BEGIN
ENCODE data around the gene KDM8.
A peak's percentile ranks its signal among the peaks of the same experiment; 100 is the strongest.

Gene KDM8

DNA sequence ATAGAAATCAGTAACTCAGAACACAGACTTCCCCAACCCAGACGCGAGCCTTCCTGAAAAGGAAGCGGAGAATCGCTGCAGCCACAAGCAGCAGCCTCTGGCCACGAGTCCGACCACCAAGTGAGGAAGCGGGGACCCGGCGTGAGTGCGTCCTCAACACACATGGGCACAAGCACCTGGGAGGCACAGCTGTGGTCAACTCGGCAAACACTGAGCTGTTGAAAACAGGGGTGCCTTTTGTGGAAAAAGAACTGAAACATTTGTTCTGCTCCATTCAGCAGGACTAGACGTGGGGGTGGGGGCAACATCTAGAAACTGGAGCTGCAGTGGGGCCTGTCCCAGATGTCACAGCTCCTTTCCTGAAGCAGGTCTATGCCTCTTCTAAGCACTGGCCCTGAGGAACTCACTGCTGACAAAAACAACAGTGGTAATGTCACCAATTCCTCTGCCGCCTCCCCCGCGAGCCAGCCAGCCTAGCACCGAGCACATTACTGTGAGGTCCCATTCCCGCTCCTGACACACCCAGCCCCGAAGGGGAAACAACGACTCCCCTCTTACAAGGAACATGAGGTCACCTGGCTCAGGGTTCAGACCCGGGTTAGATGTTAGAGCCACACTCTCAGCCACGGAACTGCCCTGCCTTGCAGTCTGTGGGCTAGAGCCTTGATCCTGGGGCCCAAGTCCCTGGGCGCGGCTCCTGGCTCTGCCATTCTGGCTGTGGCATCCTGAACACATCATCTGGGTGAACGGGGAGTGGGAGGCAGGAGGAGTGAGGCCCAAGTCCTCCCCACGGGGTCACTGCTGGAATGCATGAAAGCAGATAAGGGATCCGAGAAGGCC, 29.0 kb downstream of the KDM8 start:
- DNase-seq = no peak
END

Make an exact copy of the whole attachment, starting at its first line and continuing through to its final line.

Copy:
ENCODE data around the gene KDM8.
A peak's percentile ranks its signal among the peaks of the same experiment; 100 is the strongest.

Gene KDM8

DNA sequence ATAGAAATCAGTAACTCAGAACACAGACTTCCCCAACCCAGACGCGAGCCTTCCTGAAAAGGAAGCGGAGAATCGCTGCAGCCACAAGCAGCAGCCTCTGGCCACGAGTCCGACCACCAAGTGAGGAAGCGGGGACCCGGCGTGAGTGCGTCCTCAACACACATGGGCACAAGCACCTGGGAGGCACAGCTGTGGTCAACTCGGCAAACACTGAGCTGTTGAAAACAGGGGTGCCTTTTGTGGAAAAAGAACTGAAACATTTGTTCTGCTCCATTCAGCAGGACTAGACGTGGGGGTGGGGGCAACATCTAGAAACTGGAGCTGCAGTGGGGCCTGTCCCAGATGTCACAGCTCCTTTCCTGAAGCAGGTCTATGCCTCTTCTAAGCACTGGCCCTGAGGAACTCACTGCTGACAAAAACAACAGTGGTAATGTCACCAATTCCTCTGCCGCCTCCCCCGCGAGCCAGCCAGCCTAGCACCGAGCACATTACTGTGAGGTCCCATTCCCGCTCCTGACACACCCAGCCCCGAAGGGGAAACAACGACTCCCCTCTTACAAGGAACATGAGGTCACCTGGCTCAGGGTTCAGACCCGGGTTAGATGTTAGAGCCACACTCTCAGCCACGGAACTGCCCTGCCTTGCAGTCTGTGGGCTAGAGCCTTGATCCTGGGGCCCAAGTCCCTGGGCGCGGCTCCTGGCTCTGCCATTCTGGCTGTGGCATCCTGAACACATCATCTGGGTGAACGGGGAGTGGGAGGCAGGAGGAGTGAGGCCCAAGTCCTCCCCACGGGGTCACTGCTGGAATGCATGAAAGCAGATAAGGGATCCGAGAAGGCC, 29.0 kb downstream of the KDM8 start:
- DNase-seq = no peak